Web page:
Deputy foreign minister says US deployments in eastern Europe increased tensions, as western leaders continue diplomatic efforts
in Moscow, in Washington, and agencies
The US decision to deploy more than 3,000 US troops in Germany, Poland and Romania is a “destructive step” that makes it harder to reach a compromise over Ukraine, Russia’s deputy foreign minister has said, as Moscow continues to build up its forces.
Alexander Grushko said the move by US president Joe Biden would “increase military tension and reduce scope for political decision”, and would “delight” Ukrainian authorities, who would continue sabotaging the Minsk agreement “with impunity”. The Minsk agreements of 2014 and 2015 were designed to reach a political settlement in the east of Ukraine, including greater autonomy.
The US on Wednesday said it was sending 1,700 troops from the 82nd Airborne Division to Poland, while a headquarters unit of about 300 from the 18th Airborne Corps will move to Germany and a 1,000-strong armoured unit was being transferred from Germany to Romania.
The move is in response to Russia’s deployment of more than an estimated 125,000 troops within striking distance of the Ukrainian border, including nearly half of its available battalion tactical groups and support units.
John Kirby, the Pentagon spokesperson, said the US movements were “designed to deter aggression and enhance our defensive capabilities in frontline allied states. We expect them to move in coming days.”
The Russian president, Vladimir Putin, “continues to add forces, combined arms, offensive capabilities, even over just the last 24 hours he continues to add in western Russia and Belarus, and in the Mediterranean and the north Atlantic”, Kirby added. “He has shown no signs of being interested or willing to de-escalate the tensions.”
The criticism from Moscow comes ahead of a fresh flurry of diplomacy.
On Wednesday the British prime minister, Boris Johnson, warned Putin in a phone call that any further incursion into Ukraine would be “a tragic miscalculation”, according to Downing Street.
The Kremlin account of the call said that Putin had complained his demand for security guarantees had not been met and accused the Kyiv government of “the chronic sabotage” of the Minsk agreements.
On Thursday the Turkish president and wild card of Nato diplomacy, Recep Tayyip Erdoğan, will fly to Kyiv to offer himself again in the role of mediator between Ukraine and Russia.
The Erdoğan mediation proposal has not yet been picked up by Russia but Jake Sullivan, US national security adviser, and Ibrahim Kalin, chief adviser to Erdoğan, spoke on Tuesday about their commitment to “deter further Russian aggression against Ukraine”, according to a White House statement.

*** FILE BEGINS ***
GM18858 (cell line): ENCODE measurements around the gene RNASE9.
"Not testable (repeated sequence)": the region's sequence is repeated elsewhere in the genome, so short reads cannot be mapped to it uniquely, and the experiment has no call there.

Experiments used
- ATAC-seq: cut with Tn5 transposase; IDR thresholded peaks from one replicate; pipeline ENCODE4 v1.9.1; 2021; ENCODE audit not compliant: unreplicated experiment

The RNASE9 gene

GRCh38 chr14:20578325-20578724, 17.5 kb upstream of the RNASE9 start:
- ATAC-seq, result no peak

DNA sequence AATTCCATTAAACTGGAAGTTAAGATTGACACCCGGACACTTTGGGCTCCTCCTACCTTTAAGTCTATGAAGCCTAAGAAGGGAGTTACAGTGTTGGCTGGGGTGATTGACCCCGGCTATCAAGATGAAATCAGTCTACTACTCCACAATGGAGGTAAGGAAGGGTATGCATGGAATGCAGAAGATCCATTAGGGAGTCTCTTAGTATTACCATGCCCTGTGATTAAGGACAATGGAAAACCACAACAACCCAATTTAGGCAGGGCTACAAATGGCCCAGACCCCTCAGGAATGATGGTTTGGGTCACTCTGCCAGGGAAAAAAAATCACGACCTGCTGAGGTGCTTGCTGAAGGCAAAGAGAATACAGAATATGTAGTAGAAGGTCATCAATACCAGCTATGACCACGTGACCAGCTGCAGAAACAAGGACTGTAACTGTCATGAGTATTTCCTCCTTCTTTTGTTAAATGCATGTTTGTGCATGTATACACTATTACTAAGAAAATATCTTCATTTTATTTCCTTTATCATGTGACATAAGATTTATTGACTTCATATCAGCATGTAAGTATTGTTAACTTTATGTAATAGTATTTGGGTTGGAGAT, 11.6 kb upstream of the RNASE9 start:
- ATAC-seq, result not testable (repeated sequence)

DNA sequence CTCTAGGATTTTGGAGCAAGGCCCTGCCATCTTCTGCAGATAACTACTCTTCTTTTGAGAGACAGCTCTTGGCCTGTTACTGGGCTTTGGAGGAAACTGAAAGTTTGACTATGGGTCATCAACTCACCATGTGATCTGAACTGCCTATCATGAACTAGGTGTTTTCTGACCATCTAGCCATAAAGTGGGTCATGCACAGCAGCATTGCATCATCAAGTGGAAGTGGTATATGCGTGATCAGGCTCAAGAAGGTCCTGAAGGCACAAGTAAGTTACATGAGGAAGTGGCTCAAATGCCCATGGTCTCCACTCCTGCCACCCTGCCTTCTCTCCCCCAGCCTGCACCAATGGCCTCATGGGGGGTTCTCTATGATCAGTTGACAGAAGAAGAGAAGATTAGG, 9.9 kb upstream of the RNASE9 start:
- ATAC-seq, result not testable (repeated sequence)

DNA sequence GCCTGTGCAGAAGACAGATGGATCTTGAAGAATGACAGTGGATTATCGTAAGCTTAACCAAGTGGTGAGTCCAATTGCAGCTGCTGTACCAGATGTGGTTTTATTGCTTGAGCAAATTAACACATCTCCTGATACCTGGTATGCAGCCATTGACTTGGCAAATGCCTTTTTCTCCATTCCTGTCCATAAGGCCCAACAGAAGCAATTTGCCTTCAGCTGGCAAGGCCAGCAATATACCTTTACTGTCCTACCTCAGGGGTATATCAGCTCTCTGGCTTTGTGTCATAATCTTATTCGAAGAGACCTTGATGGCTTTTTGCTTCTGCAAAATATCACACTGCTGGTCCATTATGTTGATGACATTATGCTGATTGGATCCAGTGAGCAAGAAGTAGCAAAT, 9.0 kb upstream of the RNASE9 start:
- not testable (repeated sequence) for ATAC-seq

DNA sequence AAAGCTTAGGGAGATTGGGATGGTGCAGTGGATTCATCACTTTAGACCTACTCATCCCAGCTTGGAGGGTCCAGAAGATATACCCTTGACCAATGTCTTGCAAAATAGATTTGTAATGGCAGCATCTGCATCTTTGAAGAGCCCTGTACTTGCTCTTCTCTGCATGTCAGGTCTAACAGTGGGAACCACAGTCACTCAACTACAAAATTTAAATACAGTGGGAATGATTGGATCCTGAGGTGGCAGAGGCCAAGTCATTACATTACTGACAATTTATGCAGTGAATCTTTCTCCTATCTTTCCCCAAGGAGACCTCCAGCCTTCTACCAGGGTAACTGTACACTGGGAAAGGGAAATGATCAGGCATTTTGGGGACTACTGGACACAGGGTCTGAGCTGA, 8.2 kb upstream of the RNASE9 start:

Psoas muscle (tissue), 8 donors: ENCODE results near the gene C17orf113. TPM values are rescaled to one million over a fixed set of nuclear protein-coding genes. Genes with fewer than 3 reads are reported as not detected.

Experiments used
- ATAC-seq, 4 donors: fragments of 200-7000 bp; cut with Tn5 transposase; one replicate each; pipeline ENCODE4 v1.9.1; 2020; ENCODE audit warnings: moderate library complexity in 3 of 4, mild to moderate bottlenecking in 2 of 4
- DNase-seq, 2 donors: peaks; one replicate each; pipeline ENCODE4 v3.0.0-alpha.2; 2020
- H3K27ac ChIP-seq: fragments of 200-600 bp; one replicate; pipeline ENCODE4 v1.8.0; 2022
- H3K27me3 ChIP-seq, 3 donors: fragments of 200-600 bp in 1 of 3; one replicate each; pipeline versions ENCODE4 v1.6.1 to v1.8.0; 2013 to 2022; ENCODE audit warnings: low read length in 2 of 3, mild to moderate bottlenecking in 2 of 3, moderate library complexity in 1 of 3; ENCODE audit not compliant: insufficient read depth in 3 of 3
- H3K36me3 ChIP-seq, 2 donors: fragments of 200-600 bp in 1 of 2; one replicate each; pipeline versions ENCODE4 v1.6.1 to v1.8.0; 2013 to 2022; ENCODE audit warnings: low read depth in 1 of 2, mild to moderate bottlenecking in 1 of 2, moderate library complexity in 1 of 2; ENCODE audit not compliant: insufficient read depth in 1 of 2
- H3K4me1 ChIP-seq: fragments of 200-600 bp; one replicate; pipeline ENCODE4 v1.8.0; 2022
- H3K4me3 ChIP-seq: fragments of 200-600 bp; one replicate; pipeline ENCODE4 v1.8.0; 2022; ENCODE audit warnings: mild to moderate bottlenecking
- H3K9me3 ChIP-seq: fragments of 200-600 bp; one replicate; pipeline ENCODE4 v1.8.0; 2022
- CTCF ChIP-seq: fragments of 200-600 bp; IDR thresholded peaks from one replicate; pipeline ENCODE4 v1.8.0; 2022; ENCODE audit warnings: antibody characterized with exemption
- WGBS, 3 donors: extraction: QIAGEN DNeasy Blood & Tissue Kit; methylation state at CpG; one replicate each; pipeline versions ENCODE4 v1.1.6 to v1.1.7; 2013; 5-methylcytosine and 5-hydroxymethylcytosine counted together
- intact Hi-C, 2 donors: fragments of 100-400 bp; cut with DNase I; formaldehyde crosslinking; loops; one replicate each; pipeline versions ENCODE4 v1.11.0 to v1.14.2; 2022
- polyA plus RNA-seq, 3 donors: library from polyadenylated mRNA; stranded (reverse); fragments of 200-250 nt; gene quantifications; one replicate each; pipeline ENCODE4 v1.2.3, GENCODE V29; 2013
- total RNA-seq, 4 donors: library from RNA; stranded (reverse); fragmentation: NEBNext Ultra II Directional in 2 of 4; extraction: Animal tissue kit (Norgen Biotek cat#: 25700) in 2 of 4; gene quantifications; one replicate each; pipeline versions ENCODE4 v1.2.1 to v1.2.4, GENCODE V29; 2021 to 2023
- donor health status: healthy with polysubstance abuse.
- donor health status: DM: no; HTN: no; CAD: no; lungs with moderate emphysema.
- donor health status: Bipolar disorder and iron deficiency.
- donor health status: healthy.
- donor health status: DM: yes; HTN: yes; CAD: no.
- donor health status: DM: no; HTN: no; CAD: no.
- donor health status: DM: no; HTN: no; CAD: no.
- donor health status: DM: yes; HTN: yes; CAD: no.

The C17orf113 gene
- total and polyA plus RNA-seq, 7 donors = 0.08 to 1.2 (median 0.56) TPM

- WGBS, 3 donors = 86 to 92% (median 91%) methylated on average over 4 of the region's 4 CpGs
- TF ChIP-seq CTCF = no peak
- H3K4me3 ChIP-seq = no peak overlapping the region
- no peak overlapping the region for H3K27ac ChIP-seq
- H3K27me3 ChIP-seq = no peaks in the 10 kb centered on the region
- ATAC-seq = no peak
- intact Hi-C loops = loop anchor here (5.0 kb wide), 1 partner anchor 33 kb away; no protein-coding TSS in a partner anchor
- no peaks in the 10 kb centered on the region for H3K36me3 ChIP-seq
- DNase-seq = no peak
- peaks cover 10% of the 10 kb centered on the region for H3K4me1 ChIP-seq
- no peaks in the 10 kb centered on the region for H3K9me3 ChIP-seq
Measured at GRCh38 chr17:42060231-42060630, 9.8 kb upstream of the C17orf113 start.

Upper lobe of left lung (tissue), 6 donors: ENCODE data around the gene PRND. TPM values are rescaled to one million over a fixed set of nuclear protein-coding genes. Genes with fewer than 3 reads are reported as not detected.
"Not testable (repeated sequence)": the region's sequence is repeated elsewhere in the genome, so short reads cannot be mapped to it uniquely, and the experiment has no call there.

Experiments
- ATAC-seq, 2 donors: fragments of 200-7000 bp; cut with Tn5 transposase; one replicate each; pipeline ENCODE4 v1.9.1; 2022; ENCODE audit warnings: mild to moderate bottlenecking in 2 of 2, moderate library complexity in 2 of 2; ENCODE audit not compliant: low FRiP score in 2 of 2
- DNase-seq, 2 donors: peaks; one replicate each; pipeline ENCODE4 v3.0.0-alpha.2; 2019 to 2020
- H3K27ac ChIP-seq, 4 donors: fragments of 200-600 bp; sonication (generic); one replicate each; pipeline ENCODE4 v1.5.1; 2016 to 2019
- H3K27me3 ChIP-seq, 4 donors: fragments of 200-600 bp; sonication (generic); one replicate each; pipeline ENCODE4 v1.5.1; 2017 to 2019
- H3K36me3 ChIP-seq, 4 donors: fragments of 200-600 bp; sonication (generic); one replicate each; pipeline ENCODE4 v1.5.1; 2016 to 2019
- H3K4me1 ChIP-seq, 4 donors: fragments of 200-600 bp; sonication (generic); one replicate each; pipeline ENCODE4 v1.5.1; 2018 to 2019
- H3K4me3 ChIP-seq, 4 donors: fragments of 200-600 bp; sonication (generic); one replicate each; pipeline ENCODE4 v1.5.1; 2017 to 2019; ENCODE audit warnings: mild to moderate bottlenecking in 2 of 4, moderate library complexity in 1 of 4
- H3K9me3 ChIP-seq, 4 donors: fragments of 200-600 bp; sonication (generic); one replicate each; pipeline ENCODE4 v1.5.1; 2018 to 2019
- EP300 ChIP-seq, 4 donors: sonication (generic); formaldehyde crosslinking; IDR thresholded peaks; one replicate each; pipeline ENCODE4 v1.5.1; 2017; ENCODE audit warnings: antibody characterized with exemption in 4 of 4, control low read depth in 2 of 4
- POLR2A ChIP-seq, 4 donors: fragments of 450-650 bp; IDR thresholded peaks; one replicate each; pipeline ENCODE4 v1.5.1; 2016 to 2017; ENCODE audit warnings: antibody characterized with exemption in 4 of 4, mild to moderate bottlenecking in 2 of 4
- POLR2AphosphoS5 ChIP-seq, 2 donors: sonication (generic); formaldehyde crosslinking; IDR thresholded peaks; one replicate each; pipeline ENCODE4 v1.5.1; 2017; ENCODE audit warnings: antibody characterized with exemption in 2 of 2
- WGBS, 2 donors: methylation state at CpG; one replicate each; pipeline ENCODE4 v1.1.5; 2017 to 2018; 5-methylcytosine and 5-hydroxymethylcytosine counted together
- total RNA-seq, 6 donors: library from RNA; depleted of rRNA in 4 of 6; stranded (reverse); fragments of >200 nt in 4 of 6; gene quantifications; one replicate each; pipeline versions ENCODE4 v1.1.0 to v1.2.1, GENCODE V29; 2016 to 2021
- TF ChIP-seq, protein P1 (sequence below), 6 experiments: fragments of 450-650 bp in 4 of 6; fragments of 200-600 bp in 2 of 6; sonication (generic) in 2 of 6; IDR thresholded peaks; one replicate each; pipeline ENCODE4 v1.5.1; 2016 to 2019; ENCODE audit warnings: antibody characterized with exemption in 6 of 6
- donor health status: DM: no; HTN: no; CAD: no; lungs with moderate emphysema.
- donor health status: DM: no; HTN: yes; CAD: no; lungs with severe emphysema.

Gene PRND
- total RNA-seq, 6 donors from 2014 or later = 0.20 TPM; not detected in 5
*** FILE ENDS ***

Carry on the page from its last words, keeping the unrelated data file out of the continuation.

France’s Emmanuel Macron was also due to speak to Putin on Wednesday evening, their third conversation in less than a week. German chancellor Olaf Scholz said on Wednesday night that he would meet Putin in Moscow soon, without providing a precise date.
Biden and Macron pledged to coordinate their response to the crisis in a phone call on Wednesday, while the French leader’s office said he would be talking to Putin again on Thursday evening.
The decision to deploy US troops follows diplomatic efforts that have so far failed to deliver any progress in defusing the crisis.
The Kremlin claims it has China’s support in the standoff – backing that would be demonstrated when Putin meets president Xi Jinping in Beijing on Friday.
Dutch prime minister Mark Rutte was the latest Nato leader to visit Kyiv on Wednesday in a show of support, meeting with Ukrainian president Volodymyr Zelensky. After the talks, Zelensky said Ukraine was focused “only on peace”, but insisted it has the right to defend itself.
Rutte said it was “essential for dialogue to continue” between Russia and the other players.
There has also been exchange of documents over the past few weeks between the US, Nato and Russia setting out their respective positions on European security, and a series of phone calls between the US secretary of state, Antony Blinken, and the Russian foreign minister, Sergei Lavrov.
The US has suggested a number of areas for negotiation and possible confidence-building measures but has insisted there can be no compromise over Ukraine’s right to join Nato. The alliance has also stated that is non-negotiable. Russia’s central demand is for guarantees that Nato will not expand farther eastward.